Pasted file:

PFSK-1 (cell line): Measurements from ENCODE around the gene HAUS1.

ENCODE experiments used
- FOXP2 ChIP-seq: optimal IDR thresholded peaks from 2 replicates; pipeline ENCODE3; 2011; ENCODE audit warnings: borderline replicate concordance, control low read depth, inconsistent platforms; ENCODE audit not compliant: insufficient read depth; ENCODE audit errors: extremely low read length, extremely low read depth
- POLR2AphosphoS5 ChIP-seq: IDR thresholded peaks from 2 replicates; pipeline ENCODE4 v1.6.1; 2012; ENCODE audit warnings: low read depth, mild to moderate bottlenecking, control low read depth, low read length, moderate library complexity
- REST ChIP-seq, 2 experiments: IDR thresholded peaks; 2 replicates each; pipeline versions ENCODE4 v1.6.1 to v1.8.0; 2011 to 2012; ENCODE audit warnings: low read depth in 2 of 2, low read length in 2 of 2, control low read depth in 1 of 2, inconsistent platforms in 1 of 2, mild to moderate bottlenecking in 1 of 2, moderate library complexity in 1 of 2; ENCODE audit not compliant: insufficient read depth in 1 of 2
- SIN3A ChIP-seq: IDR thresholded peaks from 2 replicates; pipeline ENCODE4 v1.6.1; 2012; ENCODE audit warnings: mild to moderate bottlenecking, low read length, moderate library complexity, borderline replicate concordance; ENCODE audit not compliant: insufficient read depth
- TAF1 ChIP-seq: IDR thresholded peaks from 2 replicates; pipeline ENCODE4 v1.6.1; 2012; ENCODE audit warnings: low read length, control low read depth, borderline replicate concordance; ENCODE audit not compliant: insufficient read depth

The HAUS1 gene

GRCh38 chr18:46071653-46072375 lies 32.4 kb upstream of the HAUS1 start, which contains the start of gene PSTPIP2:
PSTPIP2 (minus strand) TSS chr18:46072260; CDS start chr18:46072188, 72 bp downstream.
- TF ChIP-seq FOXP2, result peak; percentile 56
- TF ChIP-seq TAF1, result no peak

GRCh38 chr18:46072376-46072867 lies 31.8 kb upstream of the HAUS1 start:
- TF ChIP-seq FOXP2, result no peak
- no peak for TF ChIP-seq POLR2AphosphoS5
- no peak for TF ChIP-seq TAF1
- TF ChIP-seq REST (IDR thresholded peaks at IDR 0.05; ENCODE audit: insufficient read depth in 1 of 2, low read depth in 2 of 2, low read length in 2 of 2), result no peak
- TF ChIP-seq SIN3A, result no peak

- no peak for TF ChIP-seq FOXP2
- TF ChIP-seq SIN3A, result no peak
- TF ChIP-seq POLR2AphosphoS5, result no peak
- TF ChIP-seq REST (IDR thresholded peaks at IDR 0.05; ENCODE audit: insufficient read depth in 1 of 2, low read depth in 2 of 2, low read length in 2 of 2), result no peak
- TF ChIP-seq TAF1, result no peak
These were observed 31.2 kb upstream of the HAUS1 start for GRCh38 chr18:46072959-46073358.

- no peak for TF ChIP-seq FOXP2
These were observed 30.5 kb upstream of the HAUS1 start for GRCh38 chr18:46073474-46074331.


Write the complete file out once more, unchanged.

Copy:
PFSK-1 (cell line): Measurements from ENCODE around the gene HAUS1.

ENCODE experiments used
- FOXP2 ChIP-seq: optimal IDR thresholded peaks from 2 replicates; pipeline ENCODE3; 2011; ENCODE audit warnings: borderline replicate concordance, control low read depth, inconsistent platforms; ENCODE audit not compliant: insufficient read depth; ENCODE audit errors: extremely low read length, extremely low read depth
- POLR2AphosphoS5 ChIP-seq: IDR thresholded peaks from 2 replicates; pipeline ENCODE4 v1.6.1; 2012; ENCODE audit warnings: low read depth, mild to moderate bottlenecking, control low read depth, low read length, moderate library complexity
- REST ChIP-seq, 2 experiments: IDR thresholded peaks; 2 replicates each; pipeline versions ENCODE4 v1.6.1 to v1.8.0; 2011 to 2012; ENCODE audit warnings: low read depth in 2 of 2, low read length in 2 of 2, control low read depth in 1 of 2, inconsistent platforms in 1 of 2, mild to moderate bottlenecking in 1 of 2, moderate library complexity in 1 of 2; ENCODE audit not compliant: insufficient read depth in 1 of 2
- SIN3A ChIP-seq: IDR thresholded peaks from 2 replicates; pipeline ENCODE4 v1.6.1; 2012; ENCODE audit warnings: mild to moderate bottlenecking, low read length, moderate library complexity, borderline replicate concordance; ENCODE audit not compliant: insufficient read depth
- TAF1 ChIP-seq: IDR thresholded peaks from 2 replicates; pipeline ENCODE4 v1.6.1; 2012; ENCODE audit warnings: low read length, control low read depth, borderline replicate concordance; ENCODE audit not compliant: insufficient read depth

The HAUS1 gene

GRCh38 chr18:46071653-46072375 lies 32.4 kb upstream of the HAUS1 start, which contains the start of gene PSTPIP2:
PSTPIP2 (minus strand) TSS chr18:46072260; CDS start chr18:46072188, 72 bp downstream.
- TF ChIP-seq FOXP2, result peak; percentile 56
- TF ChIP-seq TAF1, result no peak

GRCh38 chr18:46072376-46072867 lies 31.8 kb upstream of the HAUS1 start:
- TF ChIP-seq FOXP2, result no peak
- no peak for TF ChIP-seq POLR2AphosphoS5
- no peak for TF ChIP-seq TAF1
- TF ChIP-seq REST (IDR thresholded peaks at IDR 0.05; ENCODE audit: insufficient read depth in 1 of 2, low read depth in 2 of 2, low read length in 2 of 2), result no peak
- TF ChIP-seq SIN3A, result no peak

- no peak for TF ChIP-seq FOXP2
- TF ChIP-seq SIN3A, result no peak
- TF ChIP-seq POLR2AphosphoS5, result no peak
- TF ChIP-seq REST (IDR thresholded peaks at IDR 0.05; ENCODE audit: insufficient read depth in 1 of 2, low read depth in 2 of 2, low read length in 2 of 2), result no peak
- TF ChIP-seq TAF1, result no peak
These were observed 31.2 kb upstream of the HAUS1 start for GRCh38 chr18:46072959-46073358.

- no peak for TF ChIP-seq FOXP2
These were observed 30.5 kb upstream of the HAUS1 start for GRCh38 chr18:46073474-46074331.